Considerably more important are the specs. GoPro likes to keep things simple, and so their claim is that the new Hero2 has twice the processing power, more than twice the image detail, and its glass is twice as sharp. That's all rather hard to quantify without additional data. So let's take a quick look at the respective specs:
GoPro Hero2 vs. Hero: Modes and Features
medium (127°)/wide (170°)
medium (127°)/wide (170°)
14mp Aptina MY9F002
5mp Aptina MT9P006I12STC
10 pics per second
3 pics per second
Now we're getting somewhere: The underlying Ambarella chipset of the Hero2 is two years newer, runs at more than twice the speed, and is entirely more powerful and feature-rich than the Hero's older A2S chip. That means that the Hero2 can do tricks the original Hero just couldn't do. Like running 960p video at a faster 48 frames per second, or 848 x 480 WVGA at a blistering 120 frames per second for very cool slow motion video.
The Hero2's imager itself is new as well. While the old one was a 5mp Aptina model, the new one supposedly offers full 14mp resolution. That doesn't mean you get 14mp pictures with the Hero2, though. Instead, you have your choice of 5, 8 and 11mp stills in various angles. That is a bit weird as you'd expect full 14mp pics. There is one undeniable advance, though: there's now a new "narrow" 90 degree mode in 1080p video, which means you can shoot without the wide angle fisheye effect if need be.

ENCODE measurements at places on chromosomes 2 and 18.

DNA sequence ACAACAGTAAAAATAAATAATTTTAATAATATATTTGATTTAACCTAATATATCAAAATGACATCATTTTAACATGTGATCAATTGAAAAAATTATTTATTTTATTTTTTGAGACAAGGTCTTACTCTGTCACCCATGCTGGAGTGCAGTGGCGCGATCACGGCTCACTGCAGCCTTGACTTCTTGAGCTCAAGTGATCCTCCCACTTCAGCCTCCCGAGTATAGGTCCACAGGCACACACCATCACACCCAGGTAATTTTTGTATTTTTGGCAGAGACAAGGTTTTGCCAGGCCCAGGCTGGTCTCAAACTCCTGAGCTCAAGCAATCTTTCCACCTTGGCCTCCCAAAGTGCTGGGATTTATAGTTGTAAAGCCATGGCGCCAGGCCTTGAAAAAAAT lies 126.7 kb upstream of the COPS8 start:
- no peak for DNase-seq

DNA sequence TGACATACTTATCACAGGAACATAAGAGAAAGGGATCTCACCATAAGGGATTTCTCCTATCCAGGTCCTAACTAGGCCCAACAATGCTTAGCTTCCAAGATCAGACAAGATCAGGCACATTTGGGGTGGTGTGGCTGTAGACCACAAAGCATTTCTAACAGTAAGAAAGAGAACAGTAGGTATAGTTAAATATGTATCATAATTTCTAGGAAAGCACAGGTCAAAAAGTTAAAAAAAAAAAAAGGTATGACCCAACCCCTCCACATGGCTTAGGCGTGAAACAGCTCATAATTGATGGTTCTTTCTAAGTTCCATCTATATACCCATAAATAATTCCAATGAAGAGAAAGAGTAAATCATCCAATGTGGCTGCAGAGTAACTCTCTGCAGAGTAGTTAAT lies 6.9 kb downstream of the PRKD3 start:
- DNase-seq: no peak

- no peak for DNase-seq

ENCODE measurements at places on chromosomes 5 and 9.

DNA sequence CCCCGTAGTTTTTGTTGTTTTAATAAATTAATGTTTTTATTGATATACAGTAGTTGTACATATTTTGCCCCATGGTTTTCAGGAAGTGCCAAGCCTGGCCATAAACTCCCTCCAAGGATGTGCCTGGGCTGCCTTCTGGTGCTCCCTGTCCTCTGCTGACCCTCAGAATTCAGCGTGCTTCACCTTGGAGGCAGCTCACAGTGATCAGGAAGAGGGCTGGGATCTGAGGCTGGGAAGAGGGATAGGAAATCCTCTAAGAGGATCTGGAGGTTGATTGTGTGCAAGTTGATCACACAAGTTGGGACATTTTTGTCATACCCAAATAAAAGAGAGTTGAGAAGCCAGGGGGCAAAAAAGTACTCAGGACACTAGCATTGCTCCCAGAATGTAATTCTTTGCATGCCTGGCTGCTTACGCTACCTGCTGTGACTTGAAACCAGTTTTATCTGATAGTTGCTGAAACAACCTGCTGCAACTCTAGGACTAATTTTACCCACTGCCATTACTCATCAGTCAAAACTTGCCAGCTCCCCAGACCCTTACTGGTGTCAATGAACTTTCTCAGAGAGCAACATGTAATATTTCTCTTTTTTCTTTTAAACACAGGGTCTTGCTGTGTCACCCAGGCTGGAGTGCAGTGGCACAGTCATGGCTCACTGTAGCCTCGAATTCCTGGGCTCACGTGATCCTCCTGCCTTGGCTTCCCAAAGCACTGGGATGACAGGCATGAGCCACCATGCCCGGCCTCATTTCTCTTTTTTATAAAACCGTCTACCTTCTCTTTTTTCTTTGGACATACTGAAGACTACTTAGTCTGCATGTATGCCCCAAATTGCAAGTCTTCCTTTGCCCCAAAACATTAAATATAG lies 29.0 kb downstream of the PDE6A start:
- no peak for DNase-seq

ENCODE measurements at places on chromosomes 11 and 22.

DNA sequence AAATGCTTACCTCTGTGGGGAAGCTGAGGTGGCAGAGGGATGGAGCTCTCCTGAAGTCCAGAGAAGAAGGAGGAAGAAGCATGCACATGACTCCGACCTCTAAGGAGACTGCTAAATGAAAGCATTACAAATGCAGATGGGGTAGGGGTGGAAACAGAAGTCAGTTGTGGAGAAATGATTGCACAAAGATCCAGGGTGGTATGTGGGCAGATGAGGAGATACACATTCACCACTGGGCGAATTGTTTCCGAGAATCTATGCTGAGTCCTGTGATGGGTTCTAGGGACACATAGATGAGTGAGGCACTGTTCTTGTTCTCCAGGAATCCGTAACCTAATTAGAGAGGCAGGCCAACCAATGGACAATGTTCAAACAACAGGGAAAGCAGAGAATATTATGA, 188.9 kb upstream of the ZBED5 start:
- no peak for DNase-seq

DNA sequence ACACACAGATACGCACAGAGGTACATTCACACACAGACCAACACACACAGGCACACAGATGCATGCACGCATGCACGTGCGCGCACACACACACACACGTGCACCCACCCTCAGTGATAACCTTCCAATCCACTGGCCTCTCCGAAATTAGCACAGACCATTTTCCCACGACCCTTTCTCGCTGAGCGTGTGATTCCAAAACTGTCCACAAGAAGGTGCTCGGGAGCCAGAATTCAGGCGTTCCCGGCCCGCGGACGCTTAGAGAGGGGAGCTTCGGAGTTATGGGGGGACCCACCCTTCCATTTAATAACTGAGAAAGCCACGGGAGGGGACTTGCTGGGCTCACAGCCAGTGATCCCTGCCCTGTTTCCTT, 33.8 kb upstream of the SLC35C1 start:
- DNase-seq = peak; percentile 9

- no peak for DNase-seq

Below is side-by-side video with the Hero2 on the left and the original Hero on the right. The good news for owners of the original Hero is that at least in this small size, you really can't see much of a difference between the two. The Hero2 does significantly better in low light, but it's really in the new video modes and when viewed on a big screen that the differences become noticeable.
What has changed drastically is the onscreen menu. The cryptic codes of the Hero have given way to a vastly improved text/icon interface that is very easy to use. We compiled the Hero2 menu tree for you (click the picture for a full-size PDF version):
Our underwater experiences with the GoPro